I'm not sure if the technique I'm using is right though, in fact I'm pretty sure it's wrong, what I seem to be doing is getting to a steady speed using the brake and then sort of increasing the brake pressure and giving extra throttle at the same time to tip it back and then closing the throttle a bit to bring the front back when I get scared cause I know the brake pressure is already there to save me. Is this wrong??
I think what I should be doing is keeping the throttle in a constant position the whole time and then letting off the brake to make the bike fall back and then re-applying when I get scared. Is that the right way to try?
I think I'm struggling to make myself do that as it seems to go against what I've taught myself to do the whole time I was learning to ride a steady wheelie which was to apply the brake when you feel it going backwards, whereas now I need to re-train my brain to let off the brake when I get to that position.
 

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you dont wanna let off the brake when your going back or you will flip for sure. cover the brake with light pressure and bring it past BP with the throttle to the point where it will either float on its own or is beyond BP then pull the clutch in and ride the brake. as long as you have pressure on the brake you should be ok if it starts going back just keep applying more pressure. start them in 1st gear so you can regulate the brake and clutch and wont get messed up if you do screw up. then start doing them in 2nd. anything above 2nd is fast and very dangerous
 

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Discussion Starter #17
Thanks for the reply but I'm not trying to coast them yet, I'm just trying to scrape the tail with the bike in gear and clutch all the way out as people in the posts above said to try that first before coasting.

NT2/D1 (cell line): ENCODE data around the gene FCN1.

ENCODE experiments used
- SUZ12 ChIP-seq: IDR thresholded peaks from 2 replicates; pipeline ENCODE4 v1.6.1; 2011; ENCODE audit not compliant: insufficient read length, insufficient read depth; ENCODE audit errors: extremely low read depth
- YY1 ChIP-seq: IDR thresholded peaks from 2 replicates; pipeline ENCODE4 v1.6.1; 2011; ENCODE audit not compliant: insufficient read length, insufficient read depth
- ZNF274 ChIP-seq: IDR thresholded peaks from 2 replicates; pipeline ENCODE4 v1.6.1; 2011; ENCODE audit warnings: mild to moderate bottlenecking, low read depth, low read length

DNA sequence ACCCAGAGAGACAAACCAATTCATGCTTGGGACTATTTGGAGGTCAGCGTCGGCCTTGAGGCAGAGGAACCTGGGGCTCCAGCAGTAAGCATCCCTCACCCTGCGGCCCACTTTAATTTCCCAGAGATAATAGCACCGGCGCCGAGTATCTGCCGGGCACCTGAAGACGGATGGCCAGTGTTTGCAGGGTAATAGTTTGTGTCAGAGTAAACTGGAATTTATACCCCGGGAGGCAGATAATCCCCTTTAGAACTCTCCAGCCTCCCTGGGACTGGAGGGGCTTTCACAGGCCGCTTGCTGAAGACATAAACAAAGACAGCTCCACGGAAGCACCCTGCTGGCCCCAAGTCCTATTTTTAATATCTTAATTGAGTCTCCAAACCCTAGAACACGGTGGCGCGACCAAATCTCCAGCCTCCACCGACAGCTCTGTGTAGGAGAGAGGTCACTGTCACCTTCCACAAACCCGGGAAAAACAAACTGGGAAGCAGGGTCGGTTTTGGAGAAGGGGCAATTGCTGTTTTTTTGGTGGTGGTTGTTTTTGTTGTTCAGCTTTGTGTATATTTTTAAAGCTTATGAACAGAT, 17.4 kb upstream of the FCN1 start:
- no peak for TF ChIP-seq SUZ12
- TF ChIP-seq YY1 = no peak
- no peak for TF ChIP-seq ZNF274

So my main question really is what to do with the throttle when going for the scrape, sorry if I was a bit unclear in my last post, I just want to scrape a normal wheelie first and then go for the coasters.
 

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if your going to slow or in to low of an rpm range when you dip it back to scrap then grab brakes to bring it down you could stall and mousetrap or in other words thrown over the bars. either way you should be scraping with the brake only cuz by time your back that far you wont need any throttle but a little may help you to not stall. i think its easier to coast than it is to scrap but thats just me.
 

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Since you have much better control of your wrist than you do your foot, you should ride the brake steady and use the throttle to rock it back. If you get spooked, just let off the throttle and you'll come back. If you tried it the other way around, you will definitely loop. You must watch yourself tho because it is a habit to increase braking pressure as your rock it back because, like you said, it is an instinct you've developed as you were learning to do regular wheelies.

Also keep in mind that you don't need very much brake pressure either...just enough to safely and quickly bring you back when you feel you've gone too far. You also should probably be attempting scrapes in 2nd gear with some speed. 1st gear would be too slow and you'll feel a lot of wobbles when you rock it back far. You need the speed because when you go to scrape, the bike will be slowing down rapidly. The less brake pressure you use will let you rock the bike back farther without scrubbing so much speed.

Its only when you're fully comfortable with scrapes, that you'll be able to starting playing with the throttle AND rear brake. And after you're comfortable with controlling both, you can start attempting coasters which obviously involves a third thing. You make progress one step at a time...